Pension Benefit Guaranty Corp. Keeping an Eye on GM

By Staff Report

Oct. 14, 2008

General Motors Corp. is being monitored by the Pension Benefit Guaranty Corp., “as financial reports come in,” said Jeffrey Speicher, PBGC public affairs specialist.

“We will be looking with great concern as financial reports come in,” he said. “We aren’t sending out any flares or raising any panic.”

GM’s pension plan was overfunded, based on its latest filings, he said. “From our point of view, it is difficult to say what the impact [of the market turmoil] is” on the plan, he said.

“I don’t know of any public contacts” the PBGC has had with GM executives, he said. “But there are no public steps we can talk about,” he added.

GM’s defined-benefit plan was $9 billion overfunded, based on assets of $117 billion and accumulated benefit obligations of $108 billion as of December 31, according to a Milliman report.

GM’s 10-K showed a funded status of $19 billion, based on assets of $104 billion and liabilities of $85 billion as of December 31.

GM’s pension asset allocation was 48.9 percent fixed income, 30.1 percent equity and 21 percent other, according to the Milliman report. GM’s 10-K lists the allocation as 26 percent equity, 52 percent debt, 9 percent real estate and 13 percent other.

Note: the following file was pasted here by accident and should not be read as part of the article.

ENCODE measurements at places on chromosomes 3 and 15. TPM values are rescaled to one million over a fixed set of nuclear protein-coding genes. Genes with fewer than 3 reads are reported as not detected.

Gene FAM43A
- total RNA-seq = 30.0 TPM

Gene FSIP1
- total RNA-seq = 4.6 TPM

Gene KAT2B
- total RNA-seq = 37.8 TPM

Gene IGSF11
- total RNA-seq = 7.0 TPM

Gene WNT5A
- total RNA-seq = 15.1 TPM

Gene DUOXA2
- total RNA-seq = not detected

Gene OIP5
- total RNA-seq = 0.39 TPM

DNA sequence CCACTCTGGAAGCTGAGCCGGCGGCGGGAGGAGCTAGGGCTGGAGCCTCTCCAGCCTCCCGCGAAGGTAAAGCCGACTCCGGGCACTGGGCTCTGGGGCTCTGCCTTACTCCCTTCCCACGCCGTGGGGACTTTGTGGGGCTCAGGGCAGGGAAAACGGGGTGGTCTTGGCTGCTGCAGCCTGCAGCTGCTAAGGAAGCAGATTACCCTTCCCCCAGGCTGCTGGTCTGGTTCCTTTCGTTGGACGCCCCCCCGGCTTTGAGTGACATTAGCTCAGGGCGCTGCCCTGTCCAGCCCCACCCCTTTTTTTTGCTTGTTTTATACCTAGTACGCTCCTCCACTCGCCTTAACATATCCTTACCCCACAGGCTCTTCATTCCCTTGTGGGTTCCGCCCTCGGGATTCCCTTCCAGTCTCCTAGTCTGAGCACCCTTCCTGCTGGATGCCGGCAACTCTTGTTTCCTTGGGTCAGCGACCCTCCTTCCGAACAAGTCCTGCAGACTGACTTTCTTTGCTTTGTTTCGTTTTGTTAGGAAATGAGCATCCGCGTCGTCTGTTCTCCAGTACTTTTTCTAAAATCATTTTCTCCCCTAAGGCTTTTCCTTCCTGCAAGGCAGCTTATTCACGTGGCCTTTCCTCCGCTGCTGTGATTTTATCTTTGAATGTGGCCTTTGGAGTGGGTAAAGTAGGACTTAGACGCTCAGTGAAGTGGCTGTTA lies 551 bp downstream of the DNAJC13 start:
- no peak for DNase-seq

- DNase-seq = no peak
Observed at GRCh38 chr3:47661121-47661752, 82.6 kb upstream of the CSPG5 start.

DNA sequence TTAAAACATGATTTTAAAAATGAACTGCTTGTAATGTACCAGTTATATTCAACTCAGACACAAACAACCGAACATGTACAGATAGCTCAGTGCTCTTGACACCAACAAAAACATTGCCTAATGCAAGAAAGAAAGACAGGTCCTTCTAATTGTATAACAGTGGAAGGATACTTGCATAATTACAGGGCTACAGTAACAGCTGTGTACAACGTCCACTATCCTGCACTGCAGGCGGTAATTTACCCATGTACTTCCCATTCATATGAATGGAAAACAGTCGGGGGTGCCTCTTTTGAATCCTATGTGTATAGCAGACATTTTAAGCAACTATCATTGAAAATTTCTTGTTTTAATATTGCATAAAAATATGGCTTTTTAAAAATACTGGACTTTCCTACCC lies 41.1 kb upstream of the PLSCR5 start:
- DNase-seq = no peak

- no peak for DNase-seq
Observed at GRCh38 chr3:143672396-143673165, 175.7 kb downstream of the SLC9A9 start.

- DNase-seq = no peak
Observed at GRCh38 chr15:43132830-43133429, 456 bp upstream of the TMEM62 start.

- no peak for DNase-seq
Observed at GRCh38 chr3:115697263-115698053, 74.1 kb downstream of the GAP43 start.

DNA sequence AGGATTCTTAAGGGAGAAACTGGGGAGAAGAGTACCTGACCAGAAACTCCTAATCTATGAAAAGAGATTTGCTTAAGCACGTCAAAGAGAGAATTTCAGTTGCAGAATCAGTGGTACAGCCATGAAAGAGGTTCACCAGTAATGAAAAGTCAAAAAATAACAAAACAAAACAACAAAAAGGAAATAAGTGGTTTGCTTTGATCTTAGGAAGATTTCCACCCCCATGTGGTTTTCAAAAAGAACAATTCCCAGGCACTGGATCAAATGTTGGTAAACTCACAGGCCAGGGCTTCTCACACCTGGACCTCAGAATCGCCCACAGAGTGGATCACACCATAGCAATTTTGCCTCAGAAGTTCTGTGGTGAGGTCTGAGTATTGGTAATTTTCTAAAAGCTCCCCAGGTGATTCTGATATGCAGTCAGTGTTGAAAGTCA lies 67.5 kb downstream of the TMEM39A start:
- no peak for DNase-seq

Because the GM plan is overfunded, it would not be affected by curtailments of pension benefits, including shutdown benefits in the event of layoffs, under the Pension Protection Act of 2006, according to an ERISA attorney who asked not to be named because of potential conflicts with corporate clients.

In 2006, GM froze its salaried defined-benefit plan for all active participants, moving them into a new defined-contribution plan. That reduced pension expense by $383 million in 2006 and reduced the pension benefit obligations by $2.8 billion, according to its 2007 10-K.

Standard & Poor’s on Thursday, October 9, put the bond ratings of GM and its finance unit, GMAC, on negative credit watch, triggering an S&P review of the financial situation over the next three months.

The negative watch “reflects the rapidly weakening state of most global automotive markets, along with capital market conditions that will remain a serious challenge for the foreseeable future,” the S&P report said. It did not address pension issues.

Filed by Barry B. Burr of Pensions & Investments, a sister publication of Workforce Management. To comment, e-mail

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